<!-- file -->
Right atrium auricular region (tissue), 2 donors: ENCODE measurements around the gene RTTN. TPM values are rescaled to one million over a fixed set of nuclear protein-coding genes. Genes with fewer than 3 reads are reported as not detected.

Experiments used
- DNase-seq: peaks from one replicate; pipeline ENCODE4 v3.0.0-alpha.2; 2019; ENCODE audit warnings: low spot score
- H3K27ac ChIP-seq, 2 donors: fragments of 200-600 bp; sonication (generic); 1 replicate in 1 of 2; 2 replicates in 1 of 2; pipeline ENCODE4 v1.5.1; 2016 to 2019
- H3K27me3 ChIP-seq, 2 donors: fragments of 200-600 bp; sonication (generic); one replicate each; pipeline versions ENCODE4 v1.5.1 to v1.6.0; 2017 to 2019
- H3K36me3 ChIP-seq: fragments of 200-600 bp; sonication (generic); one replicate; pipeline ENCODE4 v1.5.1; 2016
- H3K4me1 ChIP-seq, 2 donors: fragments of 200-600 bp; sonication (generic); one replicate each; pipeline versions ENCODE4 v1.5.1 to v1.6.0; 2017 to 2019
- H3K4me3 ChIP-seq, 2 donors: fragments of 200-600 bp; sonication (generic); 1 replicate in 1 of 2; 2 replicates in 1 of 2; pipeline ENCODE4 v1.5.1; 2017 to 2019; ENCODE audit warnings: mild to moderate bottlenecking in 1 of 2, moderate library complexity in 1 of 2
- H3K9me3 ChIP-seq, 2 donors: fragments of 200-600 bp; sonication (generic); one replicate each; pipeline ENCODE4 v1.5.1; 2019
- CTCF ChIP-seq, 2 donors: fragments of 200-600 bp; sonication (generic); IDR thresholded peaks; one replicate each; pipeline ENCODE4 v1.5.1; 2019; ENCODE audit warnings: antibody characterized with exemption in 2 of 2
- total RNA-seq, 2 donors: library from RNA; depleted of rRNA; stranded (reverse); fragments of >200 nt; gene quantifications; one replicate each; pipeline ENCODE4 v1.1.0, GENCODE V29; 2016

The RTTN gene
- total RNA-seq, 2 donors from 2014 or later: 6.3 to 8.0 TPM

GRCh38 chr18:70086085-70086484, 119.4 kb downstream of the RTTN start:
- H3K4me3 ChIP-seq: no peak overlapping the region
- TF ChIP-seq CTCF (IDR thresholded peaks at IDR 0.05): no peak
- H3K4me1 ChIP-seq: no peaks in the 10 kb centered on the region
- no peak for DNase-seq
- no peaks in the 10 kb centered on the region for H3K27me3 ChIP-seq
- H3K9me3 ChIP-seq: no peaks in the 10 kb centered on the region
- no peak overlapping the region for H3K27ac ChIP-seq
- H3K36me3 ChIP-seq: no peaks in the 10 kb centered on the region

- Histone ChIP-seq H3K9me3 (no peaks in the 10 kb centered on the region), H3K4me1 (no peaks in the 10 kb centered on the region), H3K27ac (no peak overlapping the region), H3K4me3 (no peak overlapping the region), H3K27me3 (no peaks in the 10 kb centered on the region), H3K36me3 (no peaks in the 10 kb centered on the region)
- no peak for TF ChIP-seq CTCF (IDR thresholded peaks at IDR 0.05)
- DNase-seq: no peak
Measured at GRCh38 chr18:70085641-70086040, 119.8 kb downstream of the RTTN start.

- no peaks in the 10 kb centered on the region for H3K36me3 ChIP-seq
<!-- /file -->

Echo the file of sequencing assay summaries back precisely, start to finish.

Right atrium auricular region (tissue), 2 donors: ENCODE measurements around the gene RTTN. TPM values are rescaled to one million over a fixed set of nuclear protein-coding genes. Genes with fewer than 3 reads are reported as not detected.

Experiments used
- DNase-seq: peaks from one replicate; pipeline ENCODE4 v3.0.0-alpha.2; 2019; ENCODE audit warnings: low spot score
- H3K27ac ChIP-seq, 2 donors: fragments of 200-600 bp; sonication (generic); 1 replicate in 1 of 2; 2 replicates in 1 of 2; pipeline ENCODE4 v1.5.1; 2016 to 2019
- H3K27me3 ChIP-seq, 2 donors: fragments of 200-600 bp; sonication (generic); one replicate each; pipeline versions ENCODE4 v1.5.1 to v1.6.0; 2017 to 2019
- H3K36me3 ChIP-seq: fragments of 200-600 bp; sonication (generic); one replicate; pipeline ENCODE4 v1.5.1; 2016
- H3K4me1 ChIP-seq, 2 donors: fragments of 200-600 bp; sonication (generic); one replicate each; pipeline versions ENCODE4 v1.5.1 to v1.6.0; 2017 to 2019
- H3K4me3 ChIP-seq, 2 donors: fragments of 200-600 bp; sonication (generic); 1 replicate in 1 of 2; 2 replicates in 1 of 2; pipeline ENCODE4 v1.5.1; 2017 to 2019; ENCODE audit warnings: mild to moderate bottlenecking in 1 of 2, moderate library complexity in 1 of 2
- H3K9me3 ChIP-seq, 2 donors: fragments of 200-600 bp; sonication (generic); one replicate each; pipeline ENCODE4 v1.5.1; 2019
- CTCF ChIP-seq, 2 donors: fragments of 200-600 bp; sonication (generic); IDR thresholded peaks; one replicate each; pipeline ENCODE4 v1.5.1; 2019; ENCODE audit warnings: antibody characterized with exemption in 2 of 2
- total RNA-seq, 2 donors: library from RNA; depleted of rRNA; stranded (reverse); fragments of >200 nt; gene quantifications; one replicate each; pipeline ENCODE4 v1.1.0, GENCODE V29; 2016

The RTTN gene
- total RNA-seq, 2 donors from 2014 or later: 6.3 to 8.0 TPM

GRCh38 chr18:70086085-70086484, 119.4 kb downstream of the RTTN start:
- H3K4me3 ChIP-seq: no peak overlapping the region
- TF ChIP-seq CTCF (IDR thresholded peaks at IDR 0.05): no peak
- H3K4me1 ChIP-seq: no peaks in the 10 kb centered on the region
- no peak for DNase-seq
- no peaks in the 10 kb centered on the region for H3K27me3 ChIP-seq
- H3K9me3 ChIP-seq: no peaks in the 10 kb centered on the region
- no peak overlapping the region for H3K27ac ChIP-seq
- H3K36me3 ChIP-seq: no peaks in the 10 kb centered on the region

- Histone ChIP-seq H3K9me3 (no peaks in the 10 kb centered on the region), H3K4me1 (no peaks in the 10 kb centered on the region), H3K27ac (no peak overlapping the region), H3K4me3 (no peak overlapping the region), H3K27me3 (no peaks in the 10 kb centered on the region), H3K36me3 (no peaks in the 10 kb centered on the region)
- no peak for TF ChIP-seq CTCF (IDR thresholded peaks at IDR 0.05)
- DNase-seq: no peak
Measured at GRCh38 chr18:70085641-70086040, 119.8 kb downstream of the RTTN start.

- no peaks in the 10 kb centered on the region for H3K36me3 ChIP-seq